In the months since Facebook (FB) made its unpromising debut on the Nasdaq Stock Market, investors collectively have rendered their verdict on the value of the company’s stock. As of late Friday, they decreed a share in the premier social networking company is worth $21 – well below the $38 a share that underwriters managed to obtain three months ago.
Could it be that the skepticism for Facebook’s prospects is as irrational as the exuberance leading up to the IPO last May?
Analyst Brian Wieser of Pivotal Research suggests it might be. Weiser isn’t exactly a Facebook cheerleader. He was the first analyst to come out with a rating on Facebook after its IPO – a “sell.” Now, however, Wieser is emerging as a Facebook bull. While a price of $38 for the shares was too much to pay in the IPO (he suggested a price of around $30 would have been closer to fair value), Wieser just raised his target for Facebook’s shares to $33. The reason? In a report released Friday, he says he received “confirmation from a range of sources that marketers would spend incremental amounts of money with Facebook because of its new exchange, its self-service mobile initiative and its prospective ad network.” The emergence of a “real-time bidding” model as an “increasingly important component of the online advertising ecosystem,” Wieser says, should help drive incremental sales for Facebook.
We can’t comment on Wieser’s sources, obviously. But his baseline argument – that the market is irrational – is one that anyone who has spent more than a few hours pondering market trends clearly and logically would have to endorse. Please note: I’m not talking about the long term, here, or even about what happens to a “seasoned” stock of a blue-chip company. I’m referring to the kind of irrationality that surrounds a stock that is new to the market, whose fundamentals are in flux, that is part of an entirely new wave of businesses and one to which investors attach particularly high expectations.
On any given day, in response to the slightest piece of news (or rumor), investors will inevitably overreact on both the upside and the downside. That’s what lay behind the furor that preceded Facebook’s IPO, and the same kind of irrational responses are the reason that Facebook’s stock has slumped so dramatically. When investors are looking for a reason to despise and shun a formerly high-expectations stock like Facebook, they’ll find one. And when they’re not, they’ll put blinkers on to avoid pondering the downside implications of news from the company, as often seems to be the case with Amazon (AMZN).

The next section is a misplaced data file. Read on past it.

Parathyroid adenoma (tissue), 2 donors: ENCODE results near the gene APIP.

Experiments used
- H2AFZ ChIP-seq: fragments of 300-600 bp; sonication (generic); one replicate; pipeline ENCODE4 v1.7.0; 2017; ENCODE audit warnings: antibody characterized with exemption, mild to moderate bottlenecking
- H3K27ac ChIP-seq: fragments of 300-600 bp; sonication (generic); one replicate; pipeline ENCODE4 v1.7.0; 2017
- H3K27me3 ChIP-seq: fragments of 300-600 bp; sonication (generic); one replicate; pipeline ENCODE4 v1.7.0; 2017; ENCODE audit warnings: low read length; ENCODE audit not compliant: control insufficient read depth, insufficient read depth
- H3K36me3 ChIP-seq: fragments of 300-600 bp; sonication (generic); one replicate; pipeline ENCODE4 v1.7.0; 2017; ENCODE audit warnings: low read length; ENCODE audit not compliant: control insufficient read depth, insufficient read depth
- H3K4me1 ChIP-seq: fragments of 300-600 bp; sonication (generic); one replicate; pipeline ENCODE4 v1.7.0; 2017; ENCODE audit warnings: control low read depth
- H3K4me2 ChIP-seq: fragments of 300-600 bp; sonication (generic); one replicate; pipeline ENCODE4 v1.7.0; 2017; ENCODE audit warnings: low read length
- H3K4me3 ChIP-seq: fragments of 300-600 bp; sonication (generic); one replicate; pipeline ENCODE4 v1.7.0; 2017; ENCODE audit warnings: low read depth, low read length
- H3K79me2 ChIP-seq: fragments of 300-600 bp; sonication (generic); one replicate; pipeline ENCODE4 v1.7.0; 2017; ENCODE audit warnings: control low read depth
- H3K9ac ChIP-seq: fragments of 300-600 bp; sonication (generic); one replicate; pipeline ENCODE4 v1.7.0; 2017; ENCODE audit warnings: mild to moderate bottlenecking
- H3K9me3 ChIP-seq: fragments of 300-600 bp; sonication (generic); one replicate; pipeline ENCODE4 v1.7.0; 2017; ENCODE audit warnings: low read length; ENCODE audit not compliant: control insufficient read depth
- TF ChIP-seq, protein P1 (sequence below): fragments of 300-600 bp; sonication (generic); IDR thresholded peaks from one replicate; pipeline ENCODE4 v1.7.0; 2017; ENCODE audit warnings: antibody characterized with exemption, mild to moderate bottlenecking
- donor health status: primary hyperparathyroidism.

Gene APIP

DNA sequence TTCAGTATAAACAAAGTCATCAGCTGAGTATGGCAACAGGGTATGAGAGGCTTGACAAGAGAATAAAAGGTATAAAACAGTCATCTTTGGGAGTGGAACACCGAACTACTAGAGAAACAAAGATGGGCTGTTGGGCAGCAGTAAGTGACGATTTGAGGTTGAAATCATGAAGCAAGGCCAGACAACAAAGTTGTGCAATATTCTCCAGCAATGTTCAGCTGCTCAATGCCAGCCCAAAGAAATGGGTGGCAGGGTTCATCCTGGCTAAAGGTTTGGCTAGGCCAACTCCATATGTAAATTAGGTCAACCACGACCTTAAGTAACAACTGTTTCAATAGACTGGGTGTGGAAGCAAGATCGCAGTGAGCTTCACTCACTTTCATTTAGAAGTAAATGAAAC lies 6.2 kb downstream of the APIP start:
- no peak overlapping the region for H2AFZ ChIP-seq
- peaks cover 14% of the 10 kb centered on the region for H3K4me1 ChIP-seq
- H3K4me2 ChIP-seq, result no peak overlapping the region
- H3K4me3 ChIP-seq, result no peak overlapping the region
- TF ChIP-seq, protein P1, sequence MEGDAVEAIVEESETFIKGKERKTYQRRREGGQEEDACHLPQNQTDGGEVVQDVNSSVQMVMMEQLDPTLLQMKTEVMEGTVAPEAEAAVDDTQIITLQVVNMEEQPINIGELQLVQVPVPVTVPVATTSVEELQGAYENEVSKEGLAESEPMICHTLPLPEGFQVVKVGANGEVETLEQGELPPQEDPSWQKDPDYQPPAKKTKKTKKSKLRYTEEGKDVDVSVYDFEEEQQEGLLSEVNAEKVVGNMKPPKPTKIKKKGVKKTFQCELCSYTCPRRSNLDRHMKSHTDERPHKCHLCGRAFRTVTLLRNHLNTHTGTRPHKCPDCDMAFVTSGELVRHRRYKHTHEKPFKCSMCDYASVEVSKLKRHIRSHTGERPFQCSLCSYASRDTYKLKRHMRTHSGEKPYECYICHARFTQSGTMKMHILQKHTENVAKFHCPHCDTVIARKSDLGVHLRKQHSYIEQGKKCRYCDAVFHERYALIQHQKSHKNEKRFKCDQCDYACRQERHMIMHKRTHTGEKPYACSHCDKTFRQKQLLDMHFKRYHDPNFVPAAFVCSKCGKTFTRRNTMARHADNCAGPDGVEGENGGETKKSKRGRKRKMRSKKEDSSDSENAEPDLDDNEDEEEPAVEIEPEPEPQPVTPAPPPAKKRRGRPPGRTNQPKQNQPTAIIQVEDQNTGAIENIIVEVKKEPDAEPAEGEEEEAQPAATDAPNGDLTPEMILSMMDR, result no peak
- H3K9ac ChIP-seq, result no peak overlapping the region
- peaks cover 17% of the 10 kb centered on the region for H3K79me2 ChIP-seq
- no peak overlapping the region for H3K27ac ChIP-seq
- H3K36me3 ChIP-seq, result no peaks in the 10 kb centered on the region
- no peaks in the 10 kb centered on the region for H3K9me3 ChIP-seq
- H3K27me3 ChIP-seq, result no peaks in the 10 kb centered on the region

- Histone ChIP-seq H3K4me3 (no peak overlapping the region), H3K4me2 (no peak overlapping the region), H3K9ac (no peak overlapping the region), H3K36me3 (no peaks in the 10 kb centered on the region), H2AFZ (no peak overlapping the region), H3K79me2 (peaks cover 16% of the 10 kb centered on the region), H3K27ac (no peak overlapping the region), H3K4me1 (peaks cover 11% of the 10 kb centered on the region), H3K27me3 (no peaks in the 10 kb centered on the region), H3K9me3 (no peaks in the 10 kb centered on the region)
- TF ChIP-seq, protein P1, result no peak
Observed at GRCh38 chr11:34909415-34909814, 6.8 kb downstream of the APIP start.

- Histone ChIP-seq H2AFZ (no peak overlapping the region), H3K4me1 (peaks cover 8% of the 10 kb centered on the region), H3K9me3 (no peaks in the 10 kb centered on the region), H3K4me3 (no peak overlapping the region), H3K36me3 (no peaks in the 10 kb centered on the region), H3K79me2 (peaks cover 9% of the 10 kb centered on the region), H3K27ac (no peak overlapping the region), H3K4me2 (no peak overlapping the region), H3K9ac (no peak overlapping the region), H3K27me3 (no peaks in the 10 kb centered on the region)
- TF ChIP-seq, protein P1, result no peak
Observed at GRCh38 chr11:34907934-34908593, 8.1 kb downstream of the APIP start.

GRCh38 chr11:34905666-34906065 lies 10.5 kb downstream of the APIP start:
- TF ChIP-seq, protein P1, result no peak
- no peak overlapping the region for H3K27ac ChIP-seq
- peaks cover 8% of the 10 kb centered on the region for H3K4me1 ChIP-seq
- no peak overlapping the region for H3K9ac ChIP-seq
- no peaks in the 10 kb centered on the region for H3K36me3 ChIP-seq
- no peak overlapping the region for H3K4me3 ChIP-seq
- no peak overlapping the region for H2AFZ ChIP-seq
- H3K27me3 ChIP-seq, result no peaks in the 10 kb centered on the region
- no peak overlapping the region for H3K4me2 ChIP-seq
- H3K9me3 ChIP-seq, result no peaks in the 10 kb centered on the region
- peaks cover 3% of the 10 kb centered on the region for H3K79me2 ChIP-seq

As far as Facebook is concerned, Wieser writes, “it is almost as if investors collectively went to see the U.S. Men’s Basketball team play at the London Olympics only to come away disappointed that they did not win the gold [medal] in swimming.” Pricing for perfection is irrational; so, too, he argues, is refusing to recognize that the negatives that hover over the company are exaggerated. These include questions surrounding Zynga (ZNGA) and the company’s ability to get users of its mobile app to click on ads.
The one real concern that Wieser has about Facebook is the share overhang. As is the case in any IPO, insiders face a “lockup” of their stock holdings for a prolonged period of time following the deal’s completion – almost always for six months. The intent is to make sure that an influx of new shares doesn’t flood the market while a newly public company’s stock price is trying to find the right level in the weeks following the IPO. Once a stock is “seasoned,” it’s easier for the market to absorb an influx of new supply without nerves being too rattled.
But as with any kind of rule of this nature, there are unintended consequences. Knowing that six months after the IPO, insiders finally will be free to sell creates what has become known as an “overhang” that weighs increasingly on a stock’s price as that deadline approaches. The more shares available to be sold, the greater that overhang.
There are about 1.1 billion shares of Facebook now in the hands of current and former employees and other insiders that could be sold when the lockup expires in a few months’ time. That’s a large enough quantity to be worrying, but, as Wieser points out, the decline in the stock price likely means that even if some of those insiders were eager to sell out completely – to buy a house, a yacht or just diversify their portfolios – many may well decide to hold off until the prices are higher. So, ironically, the slump in the share price that has taken place in the last two and a half months may play help prevent a more dramatic and sudden one in November. “Certainly, some money (will) be taken off the table,” argues Wieser. “But far from all of it, given what we believe to be a widespread view among the technology community that the Facebook platform is real and durable.”
The platform may be real and durable, but what remains too unclear for the comfort of many investors is whether it can also be a lucrative one for Facebook and its shareholders. Especially after the turbulence of the last few months, they are likely to want more in the way of proof and fewer upbeat comments about possibilities and probabilities form either Facebook insiders or even independent analysts like Wieser.
This isn’t the kind of market environment in which investors are eager to take big risks – especially after getting burned by buying Facebook at $35, $38, $40 – or even $42 – a share. On the other hand, should evidence begin to materialize that Facebook’s ad efforts are paying off, stand back and wait for an entirely different kind of irrationality to seize hold of Facebook. Odds are, whatever the fair value of the stock may be, its price is likely to swing wildly to either side of it for months to come.